EITHER SIDE OF MIDNIGHT by Benjamin Stevenson (Michael Joseph, 1 September 2020)
Benjamin Stevenson’s Greenlight (also published as She Lies In The Vines) was one of my favourite Australian crime novels of 2018 and his new novel, Either Side Of Midnight, is almost as good.
Disgraced true crime documentary maker Jack Quick is in the final days of a prison sentence, following the events in Greenlight, when he is approached by Harry Midford to prove that his twin brother, Sam, was murdered. The only problem is that Sam was a popular late night TV host and a million viewers watched him pull out a gun and kill himself live on national TV. Jack is very skeptical about Harry’s murder claims. but desperate for the money, he agrees to investigate and soon finds himself caught up in a mystery more complex than he first assumed.
Stevenson has concocted a clever variation on the classic ‘locked room mystery’ and peopled it with credible, interesting characters. The story initially unfolds at a good pace, with Jack quickly identifying some suspicious elements, before heading in a totally unexpected direction. Drawing on some recent real life cases and popular television shows, Stevenson skillfully explores difficult issues of mental health and the expanding influence of technology, within the framework of a compelling crime mystery to good effect.
Stevenson is a very engaging author and he delivers his story in a confident manner with a seemingly authoritative understanding of the television industry, documentaries and the trauma of living with someone on life-support. An award winning member of a stand-up comedy duo with his twin brother, Stevenson also brings some light touches of humour to his story and several amusingly wry observations on life. His descriptions are simple, but effective, and he quickly creates instantly recognisable scenes:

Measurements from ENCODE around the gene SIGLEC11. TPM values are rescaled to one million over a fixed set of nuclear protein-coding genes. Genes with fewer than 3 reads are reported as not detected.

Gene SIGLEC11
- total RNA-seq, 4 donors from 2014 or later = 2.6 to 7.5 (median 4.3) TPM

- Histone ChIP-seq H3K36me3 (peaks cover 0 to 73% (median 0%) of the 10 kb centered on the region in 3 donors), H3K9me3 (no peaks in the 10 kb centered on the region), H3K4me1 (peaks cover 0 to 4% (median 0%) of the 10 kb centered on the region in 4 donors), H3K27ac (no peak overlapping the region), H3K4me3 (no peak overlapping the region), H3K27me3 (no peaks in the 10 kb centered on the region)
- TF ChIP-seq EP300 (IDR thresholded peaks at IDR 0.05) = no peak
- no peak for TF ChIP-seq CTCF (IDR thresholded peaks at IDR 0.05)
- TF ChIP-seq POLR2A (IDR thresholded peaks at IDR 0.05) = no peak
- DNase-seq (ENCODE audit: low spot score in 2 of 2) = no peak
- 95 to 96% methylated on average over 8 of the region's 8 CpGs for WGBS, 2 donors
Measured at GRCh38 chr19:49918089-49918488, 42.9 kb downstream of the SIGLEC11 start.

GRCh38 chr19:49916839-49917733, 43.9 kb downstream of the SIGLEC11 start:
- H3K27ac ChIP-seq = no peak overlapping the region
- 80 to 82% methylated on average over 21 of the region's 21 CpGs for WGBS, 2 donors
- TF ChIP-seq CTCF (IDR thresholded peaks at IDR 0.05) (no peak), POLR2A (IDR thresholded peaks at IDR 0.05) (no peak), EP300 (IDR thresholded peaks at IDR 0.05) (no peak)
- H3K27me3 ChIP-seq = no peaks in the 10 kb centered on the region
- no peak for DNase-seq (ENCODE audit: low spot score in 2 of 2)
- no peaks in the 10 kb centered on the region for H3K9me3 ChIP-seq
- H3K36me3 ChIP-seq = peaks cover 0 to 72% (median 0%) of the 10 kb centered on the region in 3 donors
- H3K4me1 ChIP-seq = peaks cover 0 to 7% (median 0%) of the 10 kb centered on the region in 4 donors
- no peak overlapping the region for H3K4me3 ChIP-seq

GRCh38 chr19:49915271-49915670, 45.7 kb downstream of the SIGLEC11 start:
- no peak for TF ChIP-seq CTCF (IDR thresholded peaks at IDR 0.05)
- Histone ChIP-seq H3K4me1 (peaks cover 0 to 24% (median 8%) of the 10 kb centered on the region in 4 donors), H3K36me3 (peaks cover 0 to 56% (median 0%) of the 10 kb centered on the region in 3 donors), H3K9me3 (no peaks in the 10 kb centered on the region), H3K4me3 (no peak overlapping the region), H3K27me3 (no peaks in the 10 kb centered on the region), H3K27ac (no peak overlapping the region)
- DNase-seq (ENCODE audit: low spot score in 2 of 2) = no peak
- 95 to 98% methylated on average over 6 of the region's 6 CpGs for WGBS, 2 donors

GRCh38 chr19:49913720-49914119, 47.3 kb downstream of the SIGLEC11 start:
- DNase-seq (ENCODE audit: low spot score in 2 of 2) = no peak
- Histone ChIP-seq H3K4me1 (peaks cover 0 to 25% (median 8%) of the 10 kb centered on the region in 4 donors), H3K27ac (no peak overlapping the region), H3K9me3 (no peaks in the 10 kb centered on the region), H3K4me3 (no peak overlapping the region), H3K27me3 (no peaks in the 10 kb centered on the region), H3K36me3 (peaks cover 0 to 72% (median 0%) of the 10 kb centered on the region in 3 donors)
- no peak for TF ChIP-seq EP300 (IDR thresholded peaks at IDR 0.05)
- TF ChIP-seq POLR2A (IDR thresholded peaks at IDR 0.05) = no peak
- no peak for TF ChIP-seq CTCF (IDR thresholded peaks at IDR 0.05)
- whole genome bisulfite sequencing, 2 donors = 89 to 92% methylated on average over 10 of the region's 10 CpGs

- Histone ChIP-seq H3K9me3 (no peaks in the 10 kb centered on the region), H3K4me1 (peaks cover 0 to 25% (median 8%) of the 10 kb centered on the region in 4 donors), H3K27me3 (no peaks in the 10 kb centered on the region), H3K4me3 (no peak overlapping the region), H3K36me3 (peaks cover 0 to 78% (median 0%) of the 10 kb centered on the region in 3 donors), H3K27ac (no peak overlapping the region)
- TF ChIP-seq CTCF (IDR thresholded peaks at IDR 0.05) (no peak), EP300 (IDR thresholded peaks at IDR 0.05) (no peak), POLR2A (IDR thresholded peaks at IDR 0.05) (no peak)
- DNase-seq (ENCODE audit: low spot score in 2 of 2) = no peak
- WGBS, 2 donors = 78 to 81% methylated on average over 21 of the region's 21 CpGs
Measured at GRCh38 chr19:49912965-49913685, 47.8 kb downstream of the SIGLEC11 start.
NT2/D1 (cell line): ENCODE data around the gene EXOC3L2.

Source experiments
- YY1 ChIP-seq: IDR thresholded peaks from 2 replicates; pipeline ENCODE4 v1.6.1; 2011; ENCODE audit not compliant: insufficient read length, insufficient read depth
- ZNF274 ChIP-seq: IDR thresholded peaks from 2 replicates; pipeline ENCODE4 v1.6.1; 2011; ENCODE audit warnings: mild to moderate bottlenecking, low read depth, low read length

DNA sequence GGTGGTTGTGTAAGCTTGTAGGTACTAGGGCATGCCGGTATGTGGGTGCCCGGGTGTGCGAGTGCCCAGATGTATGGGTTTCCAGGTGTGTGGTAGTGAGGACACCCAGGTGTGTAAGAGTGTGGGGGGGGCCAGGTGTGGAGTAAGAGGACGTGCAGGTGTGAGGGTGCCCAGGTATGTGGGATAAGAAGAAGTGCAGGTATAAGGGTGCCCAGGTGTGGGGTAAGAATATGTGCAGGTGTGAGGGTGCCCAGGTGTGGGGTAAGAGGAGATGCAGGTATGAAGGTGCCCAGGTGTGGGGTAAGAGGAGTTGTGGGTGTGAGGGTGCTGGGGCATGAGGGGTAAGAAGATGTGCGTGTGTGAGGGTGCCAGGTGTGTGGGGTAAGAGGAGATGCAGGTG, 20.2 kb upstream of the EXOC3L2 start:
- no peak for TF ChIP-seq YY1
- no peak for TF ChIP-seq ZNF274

“Jack peered into the row of caravans. A family, ranging in age from a toothless elderly man, to a beer-bellied guy in a black singlet about Jack’s age, all the way down to a baby cradled on its mother’s stomach, sat around a portable Weber barbeque in a semi-circle of canvas camping chairs. The man in the singlet was standing, drinking from a brown glass stubby. He took a swig, then dumped a healthy pour on the meat.”
Central to the story are the complexity of male relationships between brothers, fathers and sons and friends. Stevenson handles these relationships in a sympathetic and rich manner, adding real depth to his novel. Despite the book’s various concerns, the plot moves at a solid pace for most of its length before picking up in tempo over the last fifty pages or so as it quickly moves to the startling conclusion.
In the end, Either Side Of Midnight is a very entertaining and engrossing crime story that delivers some neat twists and surprises, and a very tense climax. On reflection, some of the elements of the resolution do not stand up to close scrutiny, but most readers will be too caught up in the story to notice or care.
Four stars out of five!
Either Side Of Midnight will be released in Australia on 1 September 2020. Release dates for the United Kingdom and America are less clear, although it would seem to be available as a very reasonably priced audible book in the United Kingdom from 1 September.